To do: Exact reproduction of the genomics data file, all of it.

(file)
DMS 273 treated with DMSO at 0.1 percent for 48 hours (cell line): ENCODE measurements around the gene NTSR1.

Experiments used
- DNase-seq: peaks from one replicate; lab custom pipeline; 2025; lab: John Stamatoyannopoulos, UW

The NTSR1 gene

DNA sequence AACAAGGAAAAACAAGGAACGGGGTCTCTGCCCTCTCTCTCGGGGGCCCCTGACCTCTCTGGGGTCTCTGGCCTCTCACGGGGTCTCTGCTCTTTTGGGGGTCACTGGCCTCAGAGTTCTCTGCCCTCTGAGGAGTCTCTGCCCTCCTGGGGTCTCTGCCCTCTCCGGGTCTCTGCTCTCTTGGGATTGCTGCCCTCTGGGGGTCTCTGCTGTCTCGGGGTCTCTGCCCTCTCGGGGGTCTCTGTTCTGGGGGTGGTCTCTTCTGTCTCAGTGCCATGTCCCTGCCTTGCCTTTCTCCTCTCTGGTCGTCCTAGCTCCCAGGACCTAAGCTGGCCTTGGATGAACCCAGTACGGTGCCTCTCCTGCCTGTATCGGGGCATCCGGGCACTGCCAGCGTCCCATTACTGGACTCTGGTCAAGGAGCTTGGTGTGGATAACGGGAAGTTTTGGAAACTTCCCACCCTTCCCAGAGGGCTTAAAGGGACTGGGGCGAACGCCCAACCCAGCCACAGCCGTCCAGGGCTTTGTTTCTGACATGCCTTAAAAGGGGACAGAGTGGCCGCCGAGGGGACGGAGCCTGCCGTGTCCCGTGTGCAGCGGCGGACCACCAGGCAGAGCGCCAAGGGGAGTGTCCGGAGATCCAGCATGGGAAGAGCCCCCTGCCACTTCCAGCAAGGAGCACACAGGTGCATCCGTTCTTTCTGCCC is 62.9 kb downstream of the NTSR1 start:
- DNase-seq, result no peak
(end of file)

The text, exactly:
DMS 273 treated with DMSO at 0.1 percent for 48 hours (cell line): ENCODE measurements around the gene NTSR1.

Experiments used
- DNase-seq: peaks from one replicate; lab custom pipeline; 2025; lab: John Stamatoyannopoulos, UW

The NTSR1 gene

DNA sequence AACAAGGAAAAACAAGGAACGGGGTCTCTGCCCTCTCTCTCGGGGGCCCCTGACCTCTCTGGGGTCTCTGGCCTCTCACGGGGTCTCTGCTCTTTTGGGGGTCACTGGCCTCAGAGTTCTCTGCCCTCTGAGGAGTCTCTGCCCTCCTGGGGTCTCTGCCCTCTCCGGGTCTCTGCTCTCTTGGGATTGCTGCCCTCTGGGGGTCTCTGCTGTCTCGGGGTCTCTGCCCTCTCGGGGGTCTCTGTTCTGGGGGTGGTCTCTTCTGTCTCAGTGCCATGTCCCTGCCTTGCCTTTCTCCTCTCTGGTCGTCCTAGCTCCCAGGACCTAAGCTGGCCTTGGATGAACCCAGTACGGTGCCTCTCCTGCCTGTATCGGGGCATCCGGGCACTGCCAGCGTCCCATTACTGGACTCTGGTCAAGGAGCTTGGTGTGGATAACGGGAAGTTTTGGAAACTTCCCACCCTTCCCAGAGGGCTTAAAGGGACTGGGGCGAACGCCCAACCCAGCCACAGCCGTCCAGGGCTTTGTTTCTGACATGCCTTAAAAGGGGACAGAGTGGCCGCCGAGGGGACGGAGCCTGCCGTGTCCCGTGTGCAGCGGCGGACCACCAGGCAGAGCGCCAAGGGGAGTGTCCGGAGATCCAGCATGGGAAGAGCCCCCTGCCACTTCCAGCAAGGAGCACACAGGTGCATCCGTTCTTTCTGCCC is 62.9 kb downstream of the NTSR1 start:
- DNase-seq, result no peak